Hard working teachers turn fortunes in 2 districts

Teachers charted a plan, which they followed to precision. File photo

Teachers in Ramanagara district burnt the midnight oil, literally, to better the performance of their district in the SSLC exams this year. The result: The district jumped from position 17 to two.

Teachers charted a plan, which they followed to precision. Performance of individual students was assessed and they were put into various categories to provide additional training to those who had not performed well in class IX.

In the select 40 government schools, the boys were asked to attend night classes.

Gangamare Gowda, DDPI, Ramanagara district, told DH that teachers in these schools took turns to stay back overnight and help students prepare. They prepared a time table. After school hours, students would study upto 10.30 pm. The teachers, who would stay in the school along with students, would wake them up at 5 am and make them study.

“We know that most students in government schools come from agriculture backgrounds or their parents are labourers. It is not possible for them to make their wards study at night. They come home tired and go to sleep, forcing the children also to bed. In schools, teachers ensure that the children revise enough,” said Gowda, giving credit to the deputy commissioner and the chief executive officer of the Zilla Panchayat, for planning the measures.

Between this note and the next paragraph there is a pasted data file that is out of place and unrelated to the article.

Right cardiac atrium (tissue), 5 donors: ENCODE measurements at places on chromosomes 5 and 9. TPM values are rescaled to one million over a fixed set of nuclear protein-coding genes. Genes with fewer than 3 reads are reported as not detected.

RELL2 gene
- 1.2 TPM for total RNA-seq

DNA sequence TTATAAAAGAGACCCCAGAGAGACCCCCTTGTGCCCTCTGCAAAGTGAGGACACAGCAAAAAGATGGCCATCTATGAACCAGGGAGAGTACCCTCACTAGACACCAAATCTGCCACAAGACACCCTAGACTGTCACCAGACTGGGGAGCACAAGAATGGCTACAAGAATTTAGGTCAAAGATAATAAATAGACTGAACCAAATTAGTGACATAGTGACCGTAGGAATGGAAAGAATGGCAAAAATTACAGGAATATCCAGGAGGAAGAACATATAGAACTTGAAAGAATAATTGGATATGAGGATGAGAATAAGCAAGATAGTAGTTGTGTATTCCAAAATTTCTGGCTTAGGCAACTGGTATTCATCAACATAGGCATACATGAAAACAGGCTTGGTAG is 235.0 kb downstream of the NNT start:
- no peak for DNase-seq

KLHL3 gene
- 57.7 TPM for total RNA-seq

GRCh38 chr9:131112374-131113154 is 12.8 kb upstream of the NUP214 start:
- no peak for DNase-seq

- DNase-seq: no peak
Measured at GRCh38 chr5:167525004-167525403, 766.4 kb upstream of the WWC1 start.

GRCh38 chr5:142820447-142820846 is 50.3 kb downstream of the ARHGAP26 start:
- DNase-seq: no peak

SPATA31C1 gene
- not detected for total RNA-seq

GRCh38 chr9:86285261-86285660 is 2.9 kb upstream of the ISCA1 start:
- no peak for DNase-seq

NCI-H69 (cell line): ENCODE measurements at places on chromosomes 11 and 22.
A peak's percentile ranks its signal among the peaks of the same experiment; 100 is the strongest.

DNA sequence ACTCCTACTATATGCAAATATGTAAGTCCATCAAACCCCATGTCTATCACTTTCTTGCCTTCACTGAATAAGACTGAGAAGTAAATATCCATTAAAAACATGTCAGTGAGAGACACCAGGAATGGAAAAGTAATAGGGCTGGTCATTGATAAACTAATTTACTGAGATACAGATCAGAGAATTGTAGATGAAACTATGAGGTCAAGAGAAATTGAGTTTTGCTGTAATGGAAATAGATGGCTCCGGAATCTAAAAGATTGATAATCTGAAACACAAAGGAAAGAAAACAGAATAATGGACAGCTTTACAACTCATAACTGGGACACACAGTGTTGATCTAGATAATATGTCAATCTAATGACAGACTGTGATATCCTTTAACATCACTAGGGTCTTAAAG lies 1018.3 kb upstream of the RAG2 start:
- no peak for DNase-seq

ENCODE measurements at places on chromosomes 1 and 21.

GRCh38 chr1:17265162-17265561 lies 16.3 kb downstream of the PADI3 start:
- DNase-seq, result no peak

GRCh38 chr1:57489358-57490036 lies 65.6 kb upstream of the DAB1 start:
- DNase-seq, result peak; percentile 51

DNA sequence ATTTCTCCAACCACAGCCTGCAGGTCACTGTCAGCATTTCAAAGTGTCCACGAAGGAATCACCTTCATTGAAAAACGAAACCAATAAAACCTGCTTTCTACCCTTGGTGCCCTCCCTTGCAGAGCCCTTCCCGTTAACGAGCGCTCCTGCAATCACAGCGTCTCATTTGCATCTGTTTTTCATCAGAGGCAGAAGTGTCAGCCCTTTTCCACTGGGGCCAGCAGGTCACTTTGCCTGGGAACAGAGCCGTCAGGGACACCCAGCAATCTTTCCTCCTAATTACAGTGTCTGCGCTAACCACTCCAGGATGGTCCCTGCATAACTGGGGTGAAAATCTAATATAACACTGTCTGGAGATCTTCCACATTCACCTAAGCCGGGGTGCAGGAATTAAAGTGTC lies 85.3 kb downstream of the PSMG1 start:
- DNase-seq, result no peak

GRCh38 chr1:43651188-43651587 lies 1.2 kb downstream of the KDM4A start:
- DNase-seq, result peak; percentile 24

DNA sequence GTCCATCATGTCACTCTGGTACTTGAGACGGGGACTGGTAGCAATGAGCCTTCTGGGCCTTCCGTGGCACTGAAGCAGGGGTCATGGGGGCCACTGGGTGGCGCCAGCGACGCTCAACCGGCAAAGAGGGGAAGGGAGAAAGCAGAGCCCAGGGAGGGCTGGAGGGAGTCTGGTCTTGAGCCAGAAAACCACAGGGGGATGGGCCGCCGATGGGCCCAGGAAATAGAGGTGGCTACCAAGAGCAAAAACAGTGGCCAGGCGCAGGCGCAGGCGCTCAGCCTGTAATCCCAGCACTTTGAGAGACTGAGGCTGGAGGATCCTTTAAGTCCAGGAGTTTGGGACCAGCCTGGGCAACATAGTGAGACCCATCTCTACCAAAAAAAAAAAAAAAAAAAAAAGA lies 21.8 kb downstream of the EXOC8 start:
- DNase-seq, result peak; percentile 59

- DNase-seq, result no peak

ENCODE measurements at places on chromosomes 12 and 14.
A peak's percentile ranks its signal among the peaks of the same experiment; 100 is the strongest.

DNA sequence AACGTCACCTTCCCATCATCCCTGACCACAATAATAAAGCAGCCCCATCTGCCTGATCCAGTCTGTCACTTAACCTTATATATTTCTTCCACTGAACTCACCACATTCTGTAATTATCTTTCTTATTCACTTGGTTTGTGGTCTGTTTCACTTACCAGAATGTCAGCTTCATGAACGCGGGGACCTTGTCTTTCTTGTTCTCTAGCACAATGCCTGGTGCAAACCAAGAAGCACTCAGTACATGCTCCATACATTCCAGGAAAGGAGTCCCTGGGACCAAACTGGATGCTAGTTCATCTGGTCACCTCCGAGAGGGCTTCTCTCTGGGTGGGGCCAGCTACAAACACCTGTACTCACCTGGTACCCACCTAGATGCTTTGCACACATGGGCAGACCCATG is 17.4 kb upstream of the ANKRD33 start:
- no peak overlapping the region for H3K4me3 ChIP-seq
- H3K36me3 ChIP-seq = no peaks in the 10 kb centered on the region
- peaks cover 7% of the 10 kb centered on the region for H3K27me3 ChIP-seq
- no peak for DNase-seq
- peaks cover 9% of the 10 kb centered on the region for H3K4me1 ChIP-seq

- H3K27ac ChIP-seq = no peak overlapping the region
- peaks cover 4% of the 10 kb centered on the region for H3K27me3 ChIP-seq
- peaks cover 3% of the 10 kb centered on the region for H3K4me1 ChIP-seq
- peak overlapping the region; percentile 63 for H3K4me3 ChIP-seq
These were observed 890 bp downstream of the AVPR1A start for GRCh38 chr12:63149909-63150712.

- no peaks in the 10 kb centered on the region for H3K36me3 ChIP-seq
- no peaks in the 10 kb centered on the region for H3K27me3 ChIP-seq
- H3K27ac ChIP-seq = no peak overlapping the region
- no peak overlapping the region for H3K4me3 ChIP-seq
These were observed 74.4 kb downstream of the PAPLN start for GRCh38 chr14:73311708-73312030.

Subject-wise brochures with questions and answers were handed out to all students as they would not be able to afford to buy question banks available in the market.

In addition to this, the ZP CEO also identified district-level officers from across departments and got them to adopt individual schools.

“They were to become role models for students and give them motivating talks,” he said.

In Bengaluru Rural, where the rank slipped from 14 last year to three this time, emphasis on three subjects that students had difficulties with helped.

Krishnamurthy, DDPI, Bengaluru Rural, said that the ZP CEO Latha designed a strategic approach to work it out.

“We identified 1,850 students as slow learners. They had difficulties in English, mathematics and science. These children were classified into groups and were sent to training centres close to their schools,” he said.

“Each Saturday, they would have additional classes at these centres. A teacher from the school would accompany them here. Seventy resource persons were identified and their help was sought to train these students,” he said. Students had to be provided with transport to the centres and an additional meal. Corporate social responsibility funds were utilised for the same.

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